Rock Legend Lou Reed Dies at Age 71By: Lindsay McCane - October 27, 2013
Rock legend, Lou Reed, died Sunday morning, according to a report by Rolling Stone. The cause of his death has not yet been released, but it is known that the 71-year-old had a liver transplant back in May.
Reed was one of the founders for “The Velvet Underground” in the late 60s. Their album, “The Velvet Underground & Nico”, has been called on of the “most influential rock albums of all time”. Reed was a famous song writer with his most popular songs being “Rock & Roll,” “Sweet Jane” and “Walk on the Wild Side”.
Lewis (Lou) Allan Reed was born on March 2, 1942 in Brooklyn, New York. At an early age, by listening to doo-wop and early rock and roll singers from the 1950s, he quickly developed a love for music. After college, in 1964, he hooked up with guitarist, Sterling Morrison, and drummer, Maureen Tucker, to form “Velvet Underground”. The group lasted until 1970, when they released their final album, “Loaded”.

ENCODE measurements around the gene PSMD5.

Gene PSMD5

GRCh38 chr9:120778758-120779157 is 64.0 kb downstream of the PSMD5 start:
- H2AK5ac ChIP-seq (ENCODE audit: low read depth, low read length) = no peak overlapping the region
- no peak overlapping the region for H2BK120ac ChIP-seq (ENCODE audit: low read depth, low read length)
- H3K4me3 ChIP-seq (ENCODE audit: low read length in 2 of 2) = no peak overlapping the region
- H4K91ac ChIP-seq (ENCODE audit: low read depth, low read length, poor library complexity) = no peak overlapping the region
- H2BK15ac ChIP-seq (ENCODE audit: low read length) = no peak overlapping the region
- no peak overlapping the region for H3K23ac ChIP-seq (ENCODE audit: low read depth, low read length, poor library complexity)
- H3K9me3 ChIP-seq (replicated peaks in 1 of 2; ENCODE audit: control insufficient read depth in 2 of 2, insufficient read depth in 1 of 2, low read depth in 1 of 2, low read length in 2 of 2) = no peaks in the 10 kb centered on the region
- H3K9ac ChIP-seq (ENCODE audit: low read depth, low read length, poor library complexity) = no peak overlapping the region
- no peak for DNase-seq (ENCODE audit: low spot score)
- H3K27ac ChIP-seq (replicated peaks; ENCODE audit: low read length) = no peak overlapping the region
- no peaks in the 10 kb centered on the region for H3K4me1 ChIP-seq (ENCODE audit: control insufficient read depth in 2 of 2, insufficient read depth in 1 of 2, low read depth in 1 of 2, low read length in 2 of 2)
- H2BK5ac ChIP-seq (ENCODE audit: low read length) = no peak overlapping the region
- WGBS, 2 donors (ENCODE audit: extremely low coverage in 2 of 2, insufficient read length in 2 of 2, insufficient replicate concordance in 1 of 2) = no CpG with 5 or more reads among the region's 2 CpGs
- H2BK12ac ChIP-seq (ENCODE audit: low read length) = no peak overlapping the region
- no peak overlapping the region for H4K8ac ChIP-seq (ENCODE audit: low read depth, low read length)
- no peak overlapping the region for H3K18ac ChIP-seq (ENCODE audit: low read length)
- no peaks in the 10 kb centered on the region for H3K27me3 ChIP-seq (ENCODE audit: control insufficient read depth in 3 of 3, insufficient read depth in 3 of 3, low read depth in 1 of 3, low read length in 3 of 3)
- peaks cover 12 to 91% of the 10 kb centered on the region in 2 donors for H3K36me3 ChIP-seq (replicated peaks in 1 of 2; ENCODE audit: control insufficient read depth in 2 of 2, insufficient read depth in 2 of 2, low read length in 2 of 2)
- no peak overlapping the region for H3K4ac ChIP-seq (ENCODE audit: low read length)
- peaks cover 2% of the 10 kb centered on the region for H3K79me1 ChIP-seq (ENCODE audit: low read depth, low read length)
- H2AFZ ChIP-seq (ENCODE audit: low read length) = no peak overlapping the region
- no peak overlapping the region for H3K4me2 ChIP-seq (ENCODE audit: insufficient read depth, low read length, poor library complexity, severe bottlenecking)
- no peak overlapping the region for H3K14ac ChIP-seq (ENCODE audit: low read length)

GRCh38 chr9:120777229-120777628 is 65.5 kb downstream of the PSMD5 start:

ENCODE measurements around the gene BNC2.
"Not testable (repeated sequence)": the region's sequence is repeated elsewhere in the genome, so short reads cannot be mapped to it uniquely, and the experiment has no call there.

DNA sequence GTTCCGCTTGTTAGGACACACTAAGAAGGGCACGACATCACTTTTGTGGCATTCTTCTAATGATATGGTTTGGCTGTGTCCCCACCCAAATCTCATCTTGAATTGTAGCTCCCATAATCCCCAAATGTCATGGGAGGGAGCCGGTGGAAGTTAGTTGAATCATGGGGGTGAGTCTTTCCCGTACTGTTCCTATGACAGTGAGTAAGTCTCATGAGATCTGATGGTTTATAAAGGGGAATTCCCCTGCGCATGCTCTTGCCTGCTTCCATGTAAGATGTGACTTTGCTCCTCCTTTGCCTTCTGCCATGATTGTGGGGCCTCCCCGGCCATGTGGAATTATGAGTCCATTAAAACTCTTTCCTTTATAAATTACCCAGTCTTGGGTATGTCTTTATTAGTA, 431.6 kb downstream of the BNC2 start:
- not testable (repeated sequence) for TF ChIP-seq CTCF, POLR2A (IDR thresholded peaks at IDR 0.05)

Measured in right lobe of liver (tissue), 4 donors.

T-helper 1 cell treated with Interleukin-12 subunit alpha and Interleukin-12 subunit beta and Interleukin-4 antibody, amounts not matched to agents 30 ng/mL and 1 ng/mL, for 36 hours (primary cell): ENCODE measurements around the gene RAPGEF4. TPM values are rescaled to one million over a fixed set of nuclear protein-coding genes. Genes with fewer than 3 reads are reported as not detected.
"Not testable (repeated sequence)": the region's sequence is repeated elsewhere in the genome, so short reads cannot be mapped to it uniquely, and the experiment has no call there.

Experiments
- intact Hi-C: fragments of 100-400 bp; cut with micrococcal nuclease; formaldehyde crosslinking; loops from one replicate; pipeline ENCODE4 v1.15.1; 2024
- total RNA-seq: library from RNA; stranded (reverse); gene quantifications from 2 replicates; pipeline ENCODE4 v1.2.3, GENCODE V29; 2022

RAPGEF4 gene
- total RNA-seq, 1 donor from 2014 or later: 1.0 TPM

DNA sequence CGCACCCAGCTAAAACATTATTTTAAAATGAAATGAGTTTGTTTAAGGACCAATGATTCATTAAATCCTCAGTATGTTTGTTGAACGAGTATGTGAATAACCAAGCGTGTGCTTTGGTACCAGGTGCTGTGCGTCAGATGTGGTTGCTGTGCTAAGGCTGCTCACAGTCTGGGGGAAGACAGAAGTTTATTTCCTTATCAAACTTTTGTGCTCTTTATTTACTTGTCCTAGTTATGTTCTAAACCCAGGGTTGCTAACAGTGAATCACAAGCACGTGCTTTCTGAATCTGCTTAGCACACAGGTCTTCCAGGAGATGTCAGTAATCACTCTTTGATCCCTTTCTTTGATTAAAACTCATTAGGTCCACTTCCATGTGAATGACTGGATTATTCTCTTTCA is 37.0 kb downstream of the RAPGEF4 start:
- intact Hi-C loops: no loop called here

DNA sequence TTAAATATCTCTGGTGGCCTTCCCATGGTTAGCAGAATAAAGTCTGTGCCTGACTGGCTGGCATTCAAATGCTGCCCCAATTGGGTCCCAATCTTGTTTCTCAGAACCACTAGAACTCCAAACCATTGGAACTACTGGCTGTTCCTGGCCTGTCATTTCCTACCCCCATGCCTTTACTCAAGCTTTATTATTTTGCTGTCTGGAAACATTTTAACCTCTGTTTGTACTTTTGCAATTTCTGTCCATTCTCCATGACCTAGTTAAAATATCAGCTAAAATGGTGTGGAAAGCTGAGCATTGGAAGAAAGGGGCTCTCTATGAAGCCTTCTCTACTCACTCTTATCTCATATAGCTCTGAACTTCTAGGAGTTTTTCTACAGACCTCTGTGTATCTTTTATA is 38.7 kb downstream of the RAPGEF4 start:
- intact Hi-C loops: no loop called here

Reed later went solo and released his first solo album, “Transformer” in 1972. His song, “Walk on the Wild Side” from that album made it to number 16 on Billboard’s Hot 100 list.
The “Violet Underground” was inducted into the Rock and Roll Hall of Fame in 1996. However, Reed had not yet made it in on his solo endeavors. According to Rolling Stone, Reed “brought a whole new lyrical honesty to rock & roll poetry and glam, punk and alternative rock are all unthinkable without his revelatory example”.
Reed’s later work included his album “The Raven”, released in 2005, “Hudson River Win Meditations”, released in 2007, and a collaboration with Metallica on the album “Lulu” released in2011. Reed described all of his albums as chapters of a book of his life.
“All through this, I’ve always thought that if you thought of all of it as a book then you have the Great American Novel, every record as a chapter,” he told Rolling Stone in 1987. “They’re all in chronological order. You take the whole thing, stack it and listen to it in order, there’s my Great American Novel.”
Image via Wikimedia Commons